Magazines and Apple’s Privacy Policy

Apple updated their Privacy Policy yesterday, it is a big revision. So important that Tim Cook posted a clear summary of their position, which anybody in the digital magazine or digital publishing business needs to digest and understand.

A few years ago, users of Internet services began to realize that when an online service is free, you’re not the customer. You’re the product. But at Apple, we believe a great customer experience shouldn’t come at the expense of your privacy.

Our business model is very straightforward: We sell great products. We don’t build a profile based on your email content or web browsing habits to sell to advertisers. We don’t “monetize” the information you store on your iPhone or in iCloud. And we don’t read your email or your messages to get information to market to you. Our software and services are designed to make our devices better. Plain and simple. A Message from Tim Cook….

These two paragraphs look like a pretty clear dig at companies such as Google and Facebook which harvest enormous amounts of personal data that they then ‘monetize’ primarily through advertising. Apple is setting a clear direction here in defending the user’s data and not abusing the customer’s trust. The detailed policies are clearly expressed and reassuring. There is a good reason for Apple to tighten up and underline its ‘hands off’ approach to user’s data now a week after its announcements on ApplePay, HealthKit and the very intimate new device, the most personal computer ever, the AppleWatch. So this is the big picture. Apple is driving some tent-poles in the ground, some standards for privacy and consumer control of personal data, that other companies will find tough to emulate.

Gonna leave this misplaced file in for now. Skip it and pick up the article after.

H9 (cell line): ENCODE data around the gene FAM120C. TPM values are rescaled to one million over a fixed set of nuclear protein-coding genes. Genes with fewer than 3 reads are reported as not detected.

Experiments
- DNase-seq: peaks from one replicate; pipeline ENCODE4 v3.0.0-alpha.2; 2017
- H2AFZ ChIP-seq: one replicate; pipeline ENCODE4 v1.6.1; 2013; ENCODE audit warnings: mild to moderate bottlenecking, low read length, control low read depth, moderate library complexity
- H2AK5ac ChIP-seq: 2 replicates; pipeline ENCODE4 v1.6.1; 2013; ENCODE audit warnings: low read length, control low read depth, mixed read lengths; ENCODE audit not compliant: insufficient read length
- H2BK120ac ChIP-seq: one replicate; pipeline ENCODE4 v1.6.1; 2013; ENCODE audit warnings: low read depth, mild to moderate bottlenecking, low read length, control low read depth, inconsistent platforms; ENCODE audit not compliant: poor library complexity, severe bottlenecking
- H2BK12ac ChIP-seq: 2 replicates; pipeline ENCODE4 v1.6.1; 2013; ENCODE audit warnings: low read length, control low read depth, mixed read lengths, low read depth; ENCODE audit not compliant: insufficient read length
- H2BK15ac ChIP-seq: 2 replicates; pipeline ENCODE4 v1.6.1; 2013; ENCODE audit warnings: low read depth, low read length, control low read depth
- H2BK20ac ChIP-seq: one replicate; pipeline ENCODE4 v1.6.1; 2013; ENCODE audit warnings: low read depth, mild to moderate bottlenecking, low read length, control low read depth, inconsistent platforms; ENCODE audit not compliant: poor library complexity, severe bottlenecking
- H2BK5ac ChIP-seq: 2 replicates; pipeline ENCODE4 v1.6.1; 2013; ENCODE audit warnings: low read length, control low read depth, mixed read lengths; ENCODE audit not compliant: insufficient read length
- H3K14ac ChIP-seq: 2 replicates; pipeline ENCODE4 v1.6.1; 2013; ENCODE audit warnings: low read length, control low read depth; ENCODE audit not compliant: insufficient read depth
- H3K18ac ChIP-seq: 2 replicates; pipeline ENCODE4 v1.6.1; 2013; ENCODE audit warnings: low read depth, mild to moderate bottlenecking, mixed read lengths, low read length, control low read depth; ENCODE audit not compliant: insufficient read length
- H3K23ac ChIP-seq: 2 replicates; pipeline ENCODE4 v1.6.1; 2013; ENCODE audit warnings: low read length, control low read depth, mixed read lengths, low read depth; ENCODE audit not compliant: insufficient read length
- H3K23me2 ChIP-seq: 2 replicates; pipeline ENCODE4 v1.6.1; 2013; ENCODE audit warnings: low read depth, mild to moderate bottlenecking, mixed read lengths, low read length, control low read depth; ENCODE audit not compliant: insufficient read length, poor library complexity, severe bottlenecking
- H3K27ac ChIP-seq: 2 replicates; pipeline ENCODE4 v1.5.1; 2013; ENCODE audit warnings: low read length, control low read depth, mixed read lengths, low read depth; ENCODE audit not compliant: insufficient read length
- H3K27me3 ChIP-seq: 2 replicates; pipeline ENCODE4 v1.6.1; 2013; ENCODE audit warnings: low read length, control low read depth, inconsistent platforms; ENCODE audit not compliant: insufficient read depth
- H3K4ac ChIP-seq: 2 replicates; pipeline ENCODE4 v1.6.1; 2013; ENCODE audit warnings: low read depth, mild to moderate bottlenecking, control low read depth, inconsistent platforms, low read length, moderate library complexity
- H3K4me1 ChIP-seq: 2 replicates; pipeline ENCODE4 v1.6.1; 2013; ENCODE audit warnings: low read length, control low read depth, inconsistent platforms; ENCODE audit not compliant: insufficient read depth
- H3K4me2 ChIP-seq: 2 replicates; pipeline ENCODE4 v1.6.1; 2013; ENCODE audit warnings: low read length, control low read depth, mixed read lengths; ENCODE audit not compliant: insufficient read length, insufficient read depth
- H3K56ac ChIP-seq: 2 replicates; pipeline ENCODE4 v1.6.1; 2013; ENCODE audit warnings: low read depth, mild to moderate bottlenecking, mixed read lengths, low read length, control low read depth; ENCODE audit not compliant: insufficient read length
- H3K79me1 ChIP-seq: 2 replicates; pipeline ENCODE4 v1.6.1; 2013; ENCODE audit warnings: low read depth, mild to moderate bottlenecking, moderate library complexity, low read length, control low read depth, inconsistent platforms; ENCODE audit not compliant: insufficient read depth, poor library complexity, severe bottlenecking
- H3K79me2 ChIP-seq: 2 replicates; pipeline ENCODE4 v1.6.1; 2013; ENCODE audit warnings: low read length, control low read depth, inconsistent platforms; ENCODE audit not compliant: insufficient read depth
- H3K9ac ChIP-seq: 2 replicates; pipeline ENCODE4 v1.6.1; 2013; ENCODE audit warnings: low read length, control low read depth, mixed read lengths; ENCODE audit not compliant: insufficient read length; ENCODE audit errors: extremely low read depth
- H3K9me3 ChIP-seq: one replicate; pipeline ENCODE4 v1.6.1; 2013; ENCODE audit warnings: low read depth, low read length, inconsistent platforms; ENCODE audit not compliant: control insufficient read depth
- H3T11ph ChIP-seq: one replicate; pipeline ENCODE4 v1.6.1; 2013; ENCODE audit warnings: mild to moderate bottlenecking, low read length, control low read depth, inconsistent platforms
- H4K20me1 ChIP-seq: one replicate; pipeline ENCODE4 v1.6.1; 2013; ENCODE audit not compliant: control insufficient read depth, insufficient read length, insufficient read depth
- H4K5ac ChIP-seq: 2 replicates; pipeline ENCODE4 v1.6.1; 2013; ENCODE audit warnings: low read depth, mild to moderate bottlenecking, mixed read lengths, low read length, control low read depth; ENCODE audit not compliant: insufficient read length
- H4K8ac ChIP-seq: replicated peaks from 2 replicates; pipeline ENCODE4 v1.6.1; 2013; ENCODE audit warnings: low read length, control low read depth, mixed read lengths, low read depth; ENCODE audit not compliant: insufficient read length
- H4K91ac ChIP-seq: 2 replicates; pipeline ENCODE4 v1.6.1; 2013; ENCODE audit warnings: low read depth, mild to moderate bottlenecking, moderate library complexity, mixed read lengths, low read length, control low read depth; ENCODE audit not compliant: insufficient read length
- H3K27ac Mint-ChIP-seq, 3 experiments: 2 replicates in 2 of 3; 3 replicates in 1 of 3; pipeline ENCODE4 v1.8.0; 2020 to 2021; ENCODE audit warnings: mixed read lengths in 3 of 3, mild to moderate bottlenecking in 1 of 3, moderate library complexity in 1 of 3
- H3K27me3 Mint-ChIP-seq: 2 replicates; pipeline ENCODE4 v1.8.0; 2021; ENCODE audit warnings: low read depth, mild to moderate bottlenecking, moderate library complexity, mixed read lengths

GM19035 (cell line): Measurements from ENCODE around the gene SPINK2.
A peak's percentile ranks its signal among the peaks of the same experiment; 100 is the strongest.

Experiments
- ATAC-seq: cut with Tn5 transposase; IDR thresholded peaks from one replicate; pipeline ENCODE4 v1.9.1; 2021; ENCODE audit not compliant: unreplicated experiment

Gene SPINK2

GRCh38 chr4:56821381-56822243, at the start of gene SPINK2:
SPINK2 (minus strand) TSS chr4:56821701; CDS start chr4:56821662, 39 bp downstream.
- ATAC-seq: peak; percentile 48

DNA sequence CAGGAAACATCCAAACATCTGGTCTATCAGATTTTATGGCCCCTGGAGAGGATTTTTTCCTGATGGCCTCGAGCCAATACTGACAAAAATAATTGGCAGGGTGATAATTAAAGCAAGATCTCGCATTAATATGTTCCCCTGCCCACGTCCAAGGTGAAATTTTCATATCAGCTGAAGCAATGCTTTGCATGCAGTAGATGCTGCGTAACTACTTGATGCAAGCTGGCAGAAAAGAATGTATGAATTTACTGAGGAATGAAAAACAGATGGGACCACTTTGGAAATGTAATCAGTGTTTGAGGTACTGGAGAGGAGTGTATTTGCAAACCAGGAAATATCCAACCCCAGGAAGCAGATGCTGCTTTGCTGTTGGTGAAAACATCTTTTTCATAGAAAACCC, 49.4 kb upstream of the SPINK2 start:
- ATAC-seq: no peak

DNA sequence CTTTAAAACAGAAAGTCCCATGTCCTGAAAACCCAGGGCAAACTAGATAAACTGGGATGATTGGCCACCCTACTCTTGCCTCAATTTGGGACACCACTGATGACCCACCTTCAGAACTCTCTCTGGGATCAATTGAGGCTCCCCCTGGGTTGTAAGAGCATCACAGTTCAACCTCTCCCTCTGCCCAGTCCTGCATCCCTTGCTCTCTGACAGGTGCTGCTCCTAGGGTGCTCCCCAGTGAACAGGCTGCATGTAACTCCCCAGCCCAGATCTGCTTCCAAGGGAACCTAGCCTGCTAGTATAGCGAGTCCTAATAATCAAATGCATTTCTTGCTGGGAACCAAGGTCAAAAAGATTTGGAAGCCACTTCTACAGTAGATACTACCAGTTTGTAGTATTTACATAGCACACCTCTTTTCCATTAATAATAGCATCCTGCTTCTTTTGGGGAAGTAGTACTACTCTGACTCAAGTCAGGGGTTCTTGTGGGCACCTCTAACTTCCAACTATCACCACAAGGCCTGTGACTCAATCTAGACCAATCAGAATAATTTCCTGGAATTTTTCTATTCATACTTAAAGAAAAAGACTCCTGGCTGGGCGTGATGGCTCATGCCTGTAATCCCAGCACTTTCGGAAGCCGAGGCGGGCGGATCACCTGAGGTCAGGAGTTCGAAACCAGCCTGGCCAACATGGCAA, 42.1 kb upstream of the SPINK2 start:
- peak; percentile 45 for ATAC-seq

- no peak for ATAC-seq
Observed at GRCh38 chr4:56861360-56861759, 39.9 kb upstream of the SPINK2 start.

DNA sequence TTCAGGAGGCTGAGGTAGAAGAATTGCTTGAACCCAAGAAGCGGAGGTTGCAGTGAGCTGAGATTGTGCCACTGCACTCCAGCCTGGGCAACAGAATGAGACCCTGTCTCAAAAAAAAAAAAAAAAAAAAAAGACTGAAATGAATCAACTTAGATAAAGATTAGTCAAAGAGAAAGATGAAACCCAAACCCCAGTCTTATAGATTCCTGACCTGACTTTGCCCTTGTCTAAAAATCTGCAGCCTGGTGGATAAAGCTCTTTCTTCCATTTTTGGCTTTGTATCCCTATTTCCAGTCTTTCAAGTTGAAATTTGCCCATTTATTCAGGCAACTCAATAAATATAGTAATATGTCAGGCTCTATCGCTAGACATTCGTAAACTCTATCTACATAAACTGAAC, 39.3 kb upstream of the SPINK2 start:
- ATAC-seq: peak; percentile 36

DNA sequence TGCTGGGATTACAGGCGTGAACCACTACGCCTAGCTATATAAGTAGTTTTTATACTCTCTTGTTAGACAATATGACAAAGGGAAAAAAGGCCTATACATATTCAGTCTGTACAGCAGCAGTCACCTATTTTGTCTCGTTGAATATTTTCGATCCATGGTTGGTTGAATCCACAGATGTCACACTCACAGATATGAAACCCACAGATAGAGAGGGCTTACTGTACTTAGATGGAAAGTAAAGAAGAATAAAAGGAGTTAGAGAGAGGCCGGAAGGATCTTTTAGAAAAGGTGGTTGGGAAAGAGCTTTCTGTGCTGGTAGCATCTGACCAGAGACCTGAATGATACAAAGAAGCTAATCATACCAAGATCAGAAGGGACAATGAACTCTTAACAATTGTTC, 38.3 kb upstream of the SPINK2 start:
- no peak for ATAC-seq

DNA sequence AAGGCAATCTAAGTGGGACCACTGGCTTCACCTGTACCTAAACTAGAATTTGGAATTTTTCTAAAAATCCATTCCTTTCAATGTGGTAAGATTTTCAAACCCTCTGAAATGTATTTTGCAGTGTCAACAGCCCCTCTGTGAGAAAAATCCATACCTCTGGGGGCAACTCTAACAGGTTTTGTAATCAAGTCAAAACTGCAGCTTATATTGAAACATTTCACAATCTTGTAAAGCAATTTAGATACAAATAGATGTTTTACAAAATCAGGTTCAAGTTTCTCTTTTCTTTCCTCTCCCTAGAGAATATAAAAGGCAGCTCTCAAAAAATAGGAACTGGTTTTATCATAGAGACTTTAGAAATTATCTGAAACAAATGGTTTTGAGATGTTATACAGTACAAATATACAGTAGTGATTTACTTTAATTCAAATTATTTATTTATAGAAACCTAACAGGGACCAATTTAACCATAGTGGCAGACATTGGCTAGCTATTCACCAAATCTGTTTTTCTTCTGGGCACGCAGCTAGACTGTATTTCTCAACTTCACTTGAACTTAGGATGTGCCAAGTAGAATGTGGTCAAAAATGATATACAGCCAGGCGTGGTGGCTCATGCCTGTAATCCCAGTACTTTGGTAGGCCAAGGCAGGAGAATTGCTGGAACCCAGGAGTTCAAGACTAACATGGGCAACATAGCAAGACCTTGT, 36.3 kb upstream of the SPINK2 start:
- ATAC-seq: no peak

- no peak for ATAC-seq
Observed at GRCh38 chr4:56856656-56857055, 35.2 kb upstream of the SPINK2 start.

But why should this matter to magazines and publishers generally? The reason is simply that Apple is projecting a standard for what should remain private when we read. When we read stuff on the Google and Amazon platforms, the extent and the pattern of our reading is completely known to Google and Amazon. Google and Amazon tie this data into our profile on their services. So this information is used to configure the rest of their interaction with us. As Alexandra Alter puts it “Your ebook is reading you”. No one knows quite how much use Amazon and Google make of this information that they gather on reading patterns, but Apple is firmly saying that this is information that belongs to the customer, and that Apple will not collect and monetize this data and it will not build an elaborate profile of our activity with their devices (“we don’t read your email or your messages to get information to market to you”). Even more important the rules which govern Apple’s app platforms will only permit developers to collect this data, if the fact of collection is clearly sign-posted and under the control of the end users.

Android is looking more and more like an advertising platform. Amazon’s fork of Android is becoming indistinguishable from a digital shopping platform. Apple is securing to itself, the moral high ground but also the commercial high ground, since iOS looks like the digital device platform which allows consumers to do pretty much anything without surrendering too much data and too much privacy to services that may not work in the long-term interests of consumers.

There is still going to be be room for clever and responsive advertising on the iOS platform, but it will need to stick by the rules. This will pose a dilemma for app builders. Do they optimise their functionality and their usage for the iOS platform, or do they blend in the tricksier and sometimes creepily intrusive interactions which will be fine on Android but forbidden in iOS? My guess is that the most reputable and the most prestigious publications will concentrate even more on the ‘upmarket’ iOS platform. Certainly subscription-oriented publications will give greater weight to the privacy and contentment of their subscribers, and this will re-inforce Apple’s position as the premium platform for many apps. Magazine and newspaper apps included, because the content of these apps and our pattern of reading, is so informative, and potentially so invasive of our island of privacy.



Minding our ABC

“The Audit Bureau of Circulations (UK) or ABC was founded in 1931….. to provide an independent verification of circulation/data figures to facilitate the buying and selling of advertising space within UK national newspapers.” (Wikipedia).

The ABC expanded rapidly to add magazines to its audits and for 70+ years served the publishers and advertisers who supported it with a steady and generally reliable service. Since the emergence of the web and digital publishing it seems to have lost its focus and its confident direction.